Dear Brothers and Sisters: In our continuing catechesis on the “Our Father”, we now consider how Jesus teaches us to ask God to “forgive us our trespasses as we forgive those who trespass against us” (Mt 6:12). Just as we need bread, so we have need of forgiveness. Every day! In the original Greek of Matthew’s Gospel, the word used for ‘trespasses’ carries the meaning of being in debt, and so Christians pray asking that God will forgive their debts. We are truly in debt to God because everything we have has come as a gift from him: our life, parents, friends, creation itself. Likewise, we are only capable of loving because we have been loved first; we are able to forgive only because we ourselves have received forgiveness. How can we not recognise, in the bonds of love that precede us, the providential presence of God’s love? None of us can love God as he has loved us. We need only gaze at a crucifix to realize this. Let us pray, then, that even the holiest in our midst will never cease to be in debt to the Lord. O Father, have mercy on us all!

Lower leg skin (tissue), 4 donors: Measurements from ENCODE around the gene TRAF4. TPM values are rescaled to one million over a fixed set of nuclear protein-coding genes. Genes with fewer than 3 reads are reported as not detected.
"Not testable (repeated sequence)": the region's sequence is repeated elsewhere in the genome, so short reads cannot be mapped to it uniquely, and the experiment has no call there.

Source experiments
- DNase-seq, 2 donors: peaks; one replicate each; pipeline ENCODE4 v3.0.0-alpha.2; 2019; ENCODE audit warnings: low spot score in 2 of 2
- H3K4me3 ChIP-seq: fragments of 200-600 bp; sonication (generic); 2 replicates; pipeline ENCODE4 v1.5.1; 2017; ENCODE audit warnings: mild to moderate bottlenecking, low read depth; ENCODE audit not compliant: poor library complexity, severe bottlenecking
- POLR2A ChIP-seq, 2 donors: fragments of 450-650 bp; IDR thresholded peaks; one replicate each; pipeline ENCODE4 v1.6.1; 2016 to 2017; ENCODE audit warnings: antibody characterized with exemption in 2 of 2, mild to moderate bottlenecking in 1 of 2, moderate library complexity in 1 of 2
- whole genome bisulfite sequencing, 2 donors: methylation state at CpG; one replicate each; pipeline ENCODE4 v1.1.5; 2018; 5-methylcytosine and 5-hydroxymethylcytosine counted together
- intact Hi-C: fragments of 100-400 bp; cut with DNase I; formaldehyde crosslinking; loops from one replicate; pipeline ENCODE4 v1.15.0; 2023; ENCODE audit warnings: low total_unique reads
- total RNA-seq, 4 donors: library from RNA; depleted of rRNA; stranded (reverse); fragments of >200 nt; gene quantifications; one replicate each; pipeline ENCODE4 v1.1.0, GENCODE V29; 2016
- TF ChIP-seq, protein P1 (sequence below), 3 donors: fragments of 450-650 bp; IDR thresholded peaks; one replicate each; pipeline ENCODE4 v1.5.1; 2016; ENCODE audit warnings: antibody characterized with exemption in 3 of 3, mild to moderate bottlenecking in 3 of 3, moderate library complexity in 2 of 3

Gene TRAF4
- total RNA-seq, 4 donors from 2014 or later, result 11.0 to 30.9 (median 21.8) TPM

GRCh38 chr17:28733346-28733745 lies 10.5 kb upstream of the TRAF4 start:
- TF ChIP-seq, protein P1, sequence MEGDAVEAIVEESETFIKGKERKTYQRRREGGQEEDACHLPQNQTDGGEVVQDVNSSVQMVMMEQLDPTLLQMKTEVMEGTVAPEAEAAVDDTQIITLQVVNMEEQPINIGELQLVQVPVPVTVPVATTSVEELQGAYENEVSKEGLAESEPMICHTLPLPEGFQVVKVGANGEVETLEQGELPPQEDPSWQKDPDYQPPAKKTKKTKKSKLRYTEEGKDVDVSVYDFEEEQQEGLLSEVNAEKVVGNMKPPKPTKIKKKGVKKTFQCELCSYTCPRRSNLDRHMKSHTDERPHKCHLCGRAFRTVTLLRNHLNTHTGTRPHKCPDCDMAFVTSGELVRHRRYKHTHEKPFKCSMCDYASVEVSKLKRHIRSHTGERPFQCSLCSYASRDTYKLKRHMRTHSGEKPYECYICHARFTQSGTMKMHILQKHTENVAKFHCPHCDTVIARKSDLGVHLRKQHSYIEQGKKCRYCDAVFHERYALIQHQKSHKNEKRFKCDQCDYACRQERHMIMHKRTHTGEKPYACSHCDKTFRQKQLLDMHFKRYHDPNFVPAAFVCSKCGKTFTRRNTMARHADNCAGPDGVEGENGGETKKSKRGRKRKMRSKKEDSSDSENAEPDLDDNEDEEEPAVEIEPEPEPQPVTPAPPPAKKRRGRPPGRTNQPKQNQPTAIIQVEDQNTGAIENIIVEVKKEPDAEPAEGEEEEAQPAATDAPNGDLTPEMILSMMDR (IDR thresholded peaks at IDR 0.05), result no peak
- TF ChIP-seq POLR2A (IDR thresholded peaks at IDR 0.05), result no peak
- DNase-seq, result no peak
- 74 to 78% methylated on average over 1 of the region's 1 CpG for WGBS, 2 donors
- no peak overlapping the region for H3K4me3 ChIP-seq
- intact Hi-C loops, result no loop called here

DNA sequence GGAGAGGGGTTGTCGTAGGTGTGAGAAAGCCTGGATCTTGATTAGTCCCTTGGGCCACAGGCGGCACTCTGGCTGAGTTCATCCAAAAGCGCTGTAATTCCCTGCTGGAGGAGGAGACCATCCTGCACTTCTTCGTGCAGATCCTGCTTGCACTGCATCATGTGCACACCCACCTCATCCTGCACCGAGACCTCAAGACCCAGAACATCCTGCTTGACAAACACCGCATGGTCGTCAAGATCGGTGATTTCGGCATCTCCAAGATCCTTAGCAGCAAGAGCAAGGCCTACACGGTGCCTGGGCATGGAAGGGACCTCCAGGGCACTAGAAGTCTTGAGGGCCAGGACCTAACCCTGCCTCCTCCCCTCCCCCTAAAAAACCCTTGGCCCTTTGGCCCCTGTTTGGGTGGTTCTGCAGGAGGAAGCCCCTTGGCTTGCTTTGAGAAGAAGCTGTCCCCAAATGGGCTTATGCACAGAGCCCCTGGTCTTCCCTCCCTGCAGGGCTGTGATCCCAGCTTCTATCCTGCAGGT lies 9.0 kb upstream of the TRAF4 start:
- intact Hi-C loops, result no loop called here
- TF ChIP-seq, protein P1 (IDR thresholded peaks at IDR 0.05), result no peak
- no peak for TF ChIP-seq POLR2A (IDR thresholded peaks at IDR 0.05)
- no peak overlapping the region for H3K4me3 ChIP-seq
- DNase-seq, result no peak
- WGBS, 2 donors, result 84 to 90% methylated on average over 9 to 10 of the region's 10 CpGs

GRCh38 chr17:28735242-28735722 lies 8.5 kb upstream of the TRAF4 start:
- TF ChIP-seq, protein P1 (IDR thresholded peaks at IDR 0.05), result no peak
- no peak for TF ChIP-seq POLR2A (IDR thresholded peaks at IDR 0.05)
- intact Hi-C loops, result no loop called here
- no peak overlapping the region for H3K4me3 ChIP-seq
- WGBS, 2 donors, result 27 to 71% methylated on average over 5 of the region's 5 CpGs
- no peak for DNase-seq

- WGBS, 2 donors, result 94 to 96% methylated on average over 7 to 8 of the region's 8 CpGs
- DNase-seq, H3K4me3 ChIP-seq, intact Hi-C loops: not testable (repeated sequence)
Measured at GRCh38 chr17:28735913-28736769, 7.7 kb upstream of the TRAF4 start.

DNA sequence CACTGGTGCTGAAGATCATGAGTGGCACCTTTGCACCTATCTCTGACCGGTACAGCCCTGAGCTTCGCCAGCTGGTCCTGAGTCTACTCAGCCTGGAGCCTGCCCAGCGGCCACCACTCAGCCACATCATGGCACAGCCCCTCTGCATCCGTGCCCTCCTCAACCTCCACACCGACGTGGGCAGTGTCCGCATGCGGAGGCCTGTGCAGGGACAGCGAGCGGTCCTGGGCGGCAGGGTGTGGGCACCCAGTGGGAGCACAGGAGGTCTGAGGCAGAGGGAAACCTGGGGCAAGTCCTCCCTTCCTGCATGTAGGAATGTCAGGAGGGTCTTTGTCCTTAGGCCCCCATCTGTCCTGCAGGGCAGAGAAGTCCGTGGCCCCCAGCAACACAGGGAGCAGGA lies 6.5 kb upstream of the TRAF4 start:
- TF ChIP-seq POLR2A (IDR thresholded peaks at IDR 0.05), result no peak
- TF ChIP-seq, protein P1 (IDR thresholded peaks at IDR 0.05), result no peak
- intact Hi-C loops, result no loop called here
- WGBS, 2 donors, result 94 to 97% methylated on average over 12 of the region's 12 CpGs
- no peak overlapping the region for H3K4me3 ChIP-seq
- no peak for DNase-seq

I greet the English-speaking pilgrims and visitors taking part in today’s Audience, especially those from England, Ireland, Belgium, Denmark, Norway, Australia, Sri Lanka and the United States of America. May the Lenten journey bring us to Easter with hearts purified and renewed by the grace of the Holy Spirit. Upon you and your families I invoke joy and peace in Christ our Redeemer!